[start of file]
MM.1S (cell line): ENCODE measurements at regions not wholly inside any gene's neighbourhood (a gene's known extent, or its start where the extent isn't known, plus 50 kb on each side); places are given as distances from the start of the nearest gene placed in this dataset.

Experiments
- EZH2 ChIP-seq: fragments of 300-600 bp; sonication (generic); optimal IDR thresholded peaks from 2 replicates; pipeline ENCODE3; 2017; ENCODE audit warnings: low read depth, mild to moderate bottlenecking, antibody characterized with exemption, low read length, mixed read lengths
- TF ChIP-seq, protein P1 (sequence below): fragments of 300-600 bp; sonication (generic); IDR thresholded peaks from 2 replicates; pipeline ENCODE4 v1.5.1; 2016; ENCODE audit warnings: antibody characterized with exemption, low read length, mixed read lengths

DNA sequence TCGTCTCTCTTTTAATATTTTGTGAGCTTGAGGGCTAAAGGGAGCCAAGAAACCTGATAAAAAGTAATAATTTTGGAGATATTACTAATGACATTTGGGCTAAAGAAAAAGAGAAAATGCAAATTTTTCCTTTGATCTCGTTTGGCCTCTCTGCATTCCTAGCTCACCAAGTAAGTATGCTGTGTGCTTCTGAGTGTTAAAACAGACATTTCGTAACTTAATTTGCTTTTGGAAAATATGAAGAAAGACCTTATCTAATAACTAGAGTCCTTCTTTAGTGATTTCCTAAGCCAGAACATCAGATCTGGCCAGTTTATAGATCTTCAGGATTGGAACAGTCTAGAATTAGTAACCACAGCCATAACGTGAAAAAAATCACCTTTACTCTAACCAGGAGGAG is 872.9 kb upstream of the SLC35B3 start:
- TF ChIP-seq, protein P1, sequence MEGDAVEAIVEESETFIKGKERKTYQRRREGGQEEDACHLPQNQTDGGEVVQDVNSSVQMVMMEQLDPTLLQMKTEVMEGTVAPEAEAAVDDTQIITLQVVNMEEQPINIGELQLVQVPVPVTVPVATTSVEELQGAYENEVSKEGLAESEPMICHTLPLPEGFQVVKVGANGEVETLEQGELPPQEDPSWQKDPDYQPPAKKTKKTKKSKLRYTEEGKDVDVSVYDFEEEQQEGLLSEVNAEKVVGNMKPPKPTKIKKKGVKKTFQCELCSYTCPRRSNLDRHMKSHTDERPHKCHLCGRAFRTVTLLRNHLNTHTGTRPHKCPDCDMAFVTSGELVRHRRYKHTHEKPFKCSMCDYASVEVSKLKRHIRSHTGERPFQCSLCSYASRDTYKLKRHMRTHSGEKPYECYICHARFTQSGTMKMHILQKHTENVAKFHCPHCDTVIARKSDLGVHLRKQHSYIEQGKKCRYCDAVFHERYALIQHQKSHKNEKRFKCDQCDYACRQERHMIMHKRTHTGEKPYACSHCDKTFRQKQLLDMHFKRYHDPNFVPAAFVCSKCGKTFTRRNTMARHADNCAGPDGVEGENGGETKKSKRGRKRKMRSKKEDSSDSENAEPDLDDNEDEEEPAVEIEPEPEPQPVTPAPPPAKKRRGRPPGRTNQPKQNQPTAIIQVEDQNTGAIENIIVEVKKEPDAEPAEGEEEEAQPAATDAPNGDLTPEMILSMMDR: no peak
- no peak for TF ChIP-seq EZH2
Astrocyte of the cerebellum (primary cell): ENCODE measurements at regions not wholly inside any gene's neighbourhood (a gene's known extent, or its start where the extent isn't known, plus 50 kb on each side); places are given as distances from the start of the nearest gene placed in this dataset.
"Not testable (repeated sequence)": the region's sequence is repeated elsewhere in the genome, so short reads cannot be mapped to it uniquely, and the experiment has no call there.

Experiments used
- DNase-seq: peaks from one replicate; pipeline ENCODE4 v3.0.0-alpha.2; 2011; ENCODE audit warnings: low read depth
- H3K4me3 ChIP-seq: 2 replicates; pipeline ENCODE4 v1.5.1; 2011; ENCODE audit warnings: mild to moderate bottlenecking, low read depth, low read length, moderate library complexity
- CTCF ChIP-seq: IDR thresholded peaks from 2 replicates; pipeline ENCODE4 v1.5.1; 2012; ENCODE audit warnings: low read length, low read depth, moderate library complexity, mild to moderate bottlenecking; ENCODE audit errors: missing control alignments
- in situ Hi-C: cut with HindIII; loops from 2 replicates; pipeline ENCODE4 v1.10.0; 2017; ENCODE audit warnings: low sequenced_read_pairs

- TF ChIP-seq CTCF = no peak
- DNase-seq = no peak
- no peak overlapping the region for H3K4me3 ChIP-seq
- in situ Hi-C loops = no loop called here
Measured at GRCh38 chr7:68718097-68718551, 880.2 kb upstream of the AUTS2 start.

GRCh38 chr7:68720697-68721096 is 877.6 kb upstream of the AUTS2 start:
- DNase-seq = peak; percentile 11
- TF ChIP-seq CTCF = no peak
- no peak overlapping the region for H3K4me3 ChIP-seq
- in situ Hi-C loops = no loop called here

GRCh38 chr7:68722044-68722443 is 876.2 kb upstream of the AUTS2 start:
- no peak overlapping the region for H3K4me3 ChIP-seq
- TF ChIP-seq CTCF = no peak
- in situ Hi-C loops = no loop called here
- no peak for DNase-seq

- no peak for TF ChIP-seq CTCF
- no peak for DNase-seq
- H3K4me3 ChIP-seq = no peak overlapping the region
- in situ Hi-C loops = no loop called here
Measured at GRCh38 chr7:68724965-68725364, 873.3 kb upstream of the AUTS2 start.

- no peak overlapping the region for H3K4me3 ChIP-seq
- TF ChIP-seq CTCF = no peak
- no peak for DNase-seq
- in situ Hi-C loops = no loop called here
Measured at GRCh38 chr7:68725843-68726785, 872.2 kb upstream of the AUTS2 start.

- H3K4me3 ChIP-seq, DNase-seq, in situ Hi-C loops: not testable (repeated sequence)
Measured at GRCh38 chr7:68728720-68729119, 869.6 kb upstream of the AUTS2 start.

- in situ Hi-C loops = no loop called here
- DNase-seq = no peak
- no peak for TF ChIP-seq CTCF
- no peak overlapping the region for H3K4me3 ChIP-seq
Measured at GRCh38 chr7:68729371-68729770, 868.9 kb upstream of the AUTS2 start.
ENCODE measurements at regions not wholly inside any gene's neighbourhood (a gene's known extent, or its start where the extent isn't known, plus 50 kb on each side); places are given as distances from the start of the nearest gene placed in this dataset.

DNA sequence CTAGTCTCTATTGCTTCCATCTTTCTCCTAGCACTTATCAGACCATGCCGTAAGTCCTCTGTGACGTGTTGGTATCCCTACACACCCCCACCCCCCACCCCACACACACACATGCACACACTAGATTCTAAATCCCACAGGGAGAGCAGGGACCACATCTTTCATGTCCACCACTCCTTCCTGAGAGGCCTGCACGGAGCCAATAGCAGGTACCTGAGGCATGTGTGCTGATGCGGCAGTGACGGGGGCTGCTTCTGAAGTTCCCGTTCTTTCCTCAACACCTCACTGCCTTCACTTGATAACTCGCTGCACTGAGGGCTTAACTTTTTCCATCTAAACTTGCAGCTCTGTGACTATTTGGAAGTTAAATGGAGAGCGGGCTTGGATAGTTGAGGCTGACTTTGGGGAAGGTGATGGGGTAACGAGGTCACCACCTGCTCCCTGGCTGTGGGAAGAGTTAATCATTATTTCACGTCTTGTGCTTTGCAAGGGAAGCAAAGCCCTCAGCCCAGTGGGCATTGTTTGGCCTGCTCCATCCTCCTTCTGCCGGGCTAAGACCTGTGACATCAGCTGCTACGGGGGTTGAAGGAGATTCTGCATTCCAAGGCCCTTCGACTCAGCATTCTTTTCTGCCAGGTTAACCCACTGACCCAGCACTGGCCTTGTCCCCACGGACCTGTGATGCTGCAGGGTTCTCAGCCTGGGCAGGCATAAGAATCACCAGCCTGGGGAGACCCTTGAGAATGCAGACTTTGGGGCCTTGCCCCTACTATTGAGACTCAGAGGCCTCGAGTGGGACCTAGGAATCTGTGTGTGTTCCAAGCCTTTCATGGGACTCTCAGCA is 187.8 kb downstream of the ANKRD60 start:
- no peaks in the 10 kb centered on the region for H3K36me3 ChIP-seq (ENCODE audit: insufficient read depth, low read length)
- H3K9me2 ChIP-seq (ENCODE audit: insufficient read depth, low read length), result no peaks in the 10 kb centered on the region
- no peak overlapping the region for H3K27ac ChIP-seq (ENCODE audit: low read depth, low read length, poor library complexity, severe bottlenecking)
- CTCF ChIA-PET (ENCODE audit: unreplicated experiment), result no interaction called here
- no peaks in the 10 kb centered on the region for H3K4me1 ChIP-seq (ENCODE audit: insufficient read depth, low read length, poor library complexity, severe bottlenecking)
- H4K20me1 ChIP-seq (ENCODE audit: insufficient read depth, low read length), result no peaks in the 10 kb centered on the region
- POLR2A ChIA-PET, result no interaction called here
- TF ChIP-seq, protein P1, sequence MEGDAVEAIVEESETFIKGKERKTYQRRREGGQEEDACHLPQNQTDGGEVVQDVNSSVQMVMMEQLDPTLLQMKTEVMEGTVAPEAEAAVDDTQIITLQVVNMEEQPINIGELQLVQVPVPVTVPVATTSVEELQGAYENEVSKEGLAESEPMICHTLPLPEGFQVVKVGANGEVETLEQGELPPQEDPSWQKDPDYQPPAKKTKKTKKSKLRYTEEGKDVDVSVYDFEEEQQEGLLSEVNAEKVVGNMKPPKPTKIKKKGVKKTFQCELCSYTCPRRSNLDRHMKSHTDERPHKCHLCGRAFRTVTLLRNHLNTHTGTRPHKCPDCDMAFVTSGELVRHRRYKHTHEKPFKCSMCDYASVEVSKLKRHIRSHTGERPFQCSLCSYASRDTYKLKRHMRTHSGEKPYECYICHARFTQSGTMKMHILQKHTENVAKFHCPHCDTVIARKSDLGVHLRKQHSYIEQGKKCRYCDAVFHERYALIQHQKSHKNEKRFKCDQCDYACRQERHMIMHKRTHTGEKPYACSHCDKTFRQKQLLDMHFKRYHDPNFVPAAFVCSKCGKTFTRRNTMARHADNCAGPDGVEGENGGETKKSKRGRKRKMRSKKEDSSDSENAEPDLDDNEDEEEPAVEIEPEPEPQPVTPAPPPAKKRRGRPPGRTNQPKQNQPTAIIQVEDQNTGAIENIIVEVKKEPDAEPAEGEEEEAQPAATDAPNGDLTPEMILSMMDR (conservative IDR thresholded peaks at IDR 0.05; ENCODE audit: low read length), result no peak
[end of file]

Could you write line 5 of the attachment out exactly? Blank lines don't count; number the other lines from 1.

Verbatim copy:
DNA sequence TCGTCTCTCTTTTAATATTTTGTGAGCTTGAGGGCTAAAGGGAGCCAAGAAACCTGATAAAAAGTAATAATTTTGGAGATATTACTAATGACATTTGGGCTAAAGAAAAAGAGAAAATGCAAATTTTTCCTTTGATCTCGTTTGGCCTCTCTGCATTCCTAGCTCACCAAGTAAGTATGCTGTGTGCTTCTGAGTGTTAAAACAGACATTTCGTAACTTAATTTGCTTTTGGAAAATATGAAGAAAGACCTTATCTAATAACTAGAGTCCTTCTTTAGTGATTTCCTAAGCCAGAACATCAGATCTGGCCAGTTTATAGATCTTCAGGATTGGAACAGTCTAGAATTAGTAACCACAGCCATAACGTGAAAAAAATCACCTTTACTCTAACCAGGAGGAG is 872.9 kb upstream of the SLC35B3 start: